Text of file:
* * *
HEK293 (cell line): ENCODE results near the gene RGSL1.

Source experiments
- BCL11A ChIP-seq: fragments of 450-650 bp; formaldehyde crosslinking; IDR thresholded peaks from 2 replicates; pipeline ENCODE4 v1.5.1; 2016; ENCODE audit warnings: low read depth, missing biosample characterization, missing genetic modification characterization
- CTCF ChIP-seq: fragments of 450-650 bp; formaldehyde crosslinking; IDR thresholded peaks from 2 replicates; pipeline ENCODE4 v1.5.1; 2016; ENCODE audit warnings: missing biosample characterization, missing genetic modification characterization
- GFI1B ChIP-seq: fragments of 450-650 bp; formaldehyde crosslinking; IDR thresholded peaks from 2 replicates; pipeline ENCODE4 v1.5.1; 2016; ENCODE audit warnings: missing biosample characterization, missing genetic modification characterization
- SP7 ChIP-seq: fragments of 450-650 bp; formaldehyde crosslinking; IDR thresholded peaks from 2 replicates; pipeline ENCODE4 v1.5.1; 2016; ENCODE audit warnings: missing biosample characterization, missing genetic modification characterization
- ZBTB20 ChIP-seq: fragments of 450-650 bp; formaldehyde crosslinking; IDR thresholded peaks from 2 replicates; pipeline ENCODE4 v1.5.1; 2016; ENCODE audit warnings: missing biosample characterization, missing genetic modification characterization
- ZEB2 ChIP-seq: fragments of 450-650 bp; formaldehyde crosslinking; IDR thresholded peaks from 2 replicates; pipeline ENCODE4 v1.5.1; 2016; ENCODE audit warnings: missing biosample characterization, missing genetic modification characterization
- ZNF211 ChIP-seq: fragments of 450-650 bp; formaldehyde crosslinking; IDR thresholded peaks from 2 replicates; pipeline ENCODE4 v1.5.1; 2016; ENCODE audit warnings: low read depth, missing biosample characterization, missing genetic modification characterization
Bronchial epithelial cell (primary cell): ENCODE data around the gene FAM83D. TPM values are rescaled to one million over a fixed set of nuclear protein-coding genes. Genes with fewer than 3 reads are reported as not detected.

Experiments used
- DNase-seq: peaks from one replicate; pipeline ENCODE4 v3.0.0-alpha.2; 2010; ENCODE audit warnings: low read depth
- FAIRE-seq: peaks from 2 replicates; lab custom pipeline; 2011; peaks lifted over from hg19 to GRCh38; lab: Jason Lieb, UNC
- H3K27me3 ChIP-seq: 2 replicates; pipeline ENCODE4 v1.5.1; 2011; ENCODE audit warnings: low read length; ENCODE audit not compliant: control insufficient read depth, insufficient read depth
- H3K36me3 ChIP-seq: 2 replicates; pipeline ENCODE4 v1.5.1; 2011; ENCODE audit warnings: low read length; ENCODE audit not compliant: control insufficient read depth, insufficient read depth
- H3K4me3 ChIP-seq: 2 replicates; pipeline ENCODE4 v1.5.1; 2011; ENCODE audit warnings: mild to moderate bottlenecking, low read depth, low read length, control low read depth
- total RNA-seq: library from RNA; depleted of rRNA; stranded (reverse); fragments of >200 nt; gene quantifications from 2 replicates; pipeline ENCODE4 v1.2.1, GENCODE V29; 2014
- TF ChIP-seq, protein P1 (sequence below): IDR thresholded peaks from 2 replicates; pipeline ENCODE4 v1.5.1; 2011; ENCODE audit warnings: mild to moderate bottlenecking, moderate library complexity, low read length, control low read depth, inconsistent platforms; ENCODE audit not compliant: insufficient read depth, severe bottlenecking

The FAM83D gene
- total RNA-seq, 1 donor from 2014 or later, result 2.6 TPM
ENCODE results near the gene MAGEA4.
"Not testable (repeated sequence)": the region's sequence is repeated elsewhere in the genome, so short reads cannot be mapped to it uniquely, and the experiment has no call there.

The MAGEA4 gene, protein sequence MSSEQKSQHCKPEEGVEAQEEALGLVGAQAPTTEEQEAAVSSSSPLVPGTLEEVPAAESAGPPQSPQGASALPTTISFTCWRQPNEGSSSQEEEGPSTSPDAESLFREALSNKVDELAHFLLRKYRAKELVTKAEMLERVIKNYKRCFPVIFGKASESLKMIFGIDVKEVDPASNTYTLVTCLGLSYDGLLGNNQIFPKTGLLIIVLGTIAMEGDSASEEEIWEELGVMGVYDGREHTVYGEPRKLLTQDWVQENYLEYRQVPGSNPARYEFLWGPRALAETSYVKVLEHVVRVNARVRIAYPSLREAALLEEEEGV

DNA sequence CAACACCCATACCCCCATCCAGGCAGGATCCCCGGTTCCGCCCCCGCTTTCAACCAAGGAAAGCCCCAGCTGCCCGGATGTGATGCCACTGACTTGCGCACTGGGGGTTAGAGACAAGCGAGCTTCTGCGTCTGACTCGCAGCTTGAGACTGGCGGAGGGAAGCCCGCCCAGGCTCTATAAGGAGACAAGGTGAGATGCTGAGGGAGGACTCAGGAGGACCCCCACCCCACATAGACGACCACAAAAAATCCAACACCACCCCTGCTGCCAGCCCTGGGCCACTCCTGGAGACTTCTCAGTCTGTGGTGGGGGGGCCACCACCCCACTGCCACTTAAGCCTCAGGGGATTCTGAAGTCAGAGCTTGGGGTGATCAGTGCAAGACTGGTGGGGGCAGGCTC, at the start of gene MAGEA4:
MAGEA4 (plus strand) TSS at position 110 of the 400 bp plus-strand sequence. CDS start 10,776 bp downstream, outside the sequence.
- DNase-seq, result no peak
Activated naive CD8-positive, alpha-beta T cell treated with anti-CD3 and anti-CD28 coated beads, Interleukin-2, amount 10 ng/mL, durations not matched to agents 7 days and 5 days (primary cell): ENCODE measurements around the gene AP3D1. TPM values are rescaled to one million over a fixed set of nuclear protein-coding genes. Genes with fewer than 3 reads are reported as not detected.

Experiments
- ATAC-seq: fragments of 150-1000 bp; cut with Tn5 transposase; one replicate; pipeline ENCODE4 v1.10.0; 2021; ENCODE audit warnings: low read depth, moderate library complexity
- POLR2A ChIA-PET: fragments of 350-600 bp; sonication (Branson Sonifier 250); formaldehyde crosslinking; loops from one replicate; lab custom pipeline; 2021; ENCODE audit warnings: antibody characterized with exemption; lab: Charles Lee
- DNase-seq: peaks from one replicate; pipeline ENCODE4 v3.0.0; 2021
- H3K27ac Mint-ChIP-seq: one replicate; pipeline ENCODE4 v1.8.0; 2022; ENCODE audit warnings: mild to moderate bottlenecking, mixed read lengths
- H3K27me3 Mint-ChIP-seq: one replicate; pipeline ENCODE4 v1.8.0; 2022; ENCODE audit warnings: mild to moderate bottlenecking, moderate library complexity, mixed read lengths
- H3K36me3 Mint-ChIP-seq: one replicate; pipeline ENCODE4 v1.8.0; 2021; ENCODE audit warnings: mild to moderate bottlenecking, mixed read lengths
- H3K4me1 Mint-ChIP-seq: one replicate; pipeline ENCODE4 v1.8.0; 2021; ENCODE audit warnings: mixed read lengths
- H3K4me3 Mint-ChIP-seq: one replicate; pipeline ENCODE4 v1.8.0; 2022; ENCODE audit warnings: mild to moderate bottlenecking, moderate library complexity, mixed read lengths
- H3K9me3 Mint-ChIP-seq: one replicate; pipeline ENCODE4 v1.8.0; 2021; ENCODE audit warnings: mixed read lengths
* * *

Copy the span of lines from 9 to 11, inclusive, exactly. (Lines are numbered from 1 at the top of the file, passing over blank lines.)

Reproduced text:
- ZNF211 ChIP-seq: fragments of 450-650 bp; formaldehyde crosslinking; IDR thresholded peaks from 2 replicates; pipeline ENCODE4 v1.5.1; 2016; ENCODE audit warnings: low read depth, missing biosample characterization, missing genetic modification characterization
Bronchial epithelial cell (primary cell): ENCODE data around the gene FAM83D. TPM values are rescaled to one million over a fixed set of nuclear protein-coding genes. Genes with fewer than 3 reads are reported as not detected.

Experiments used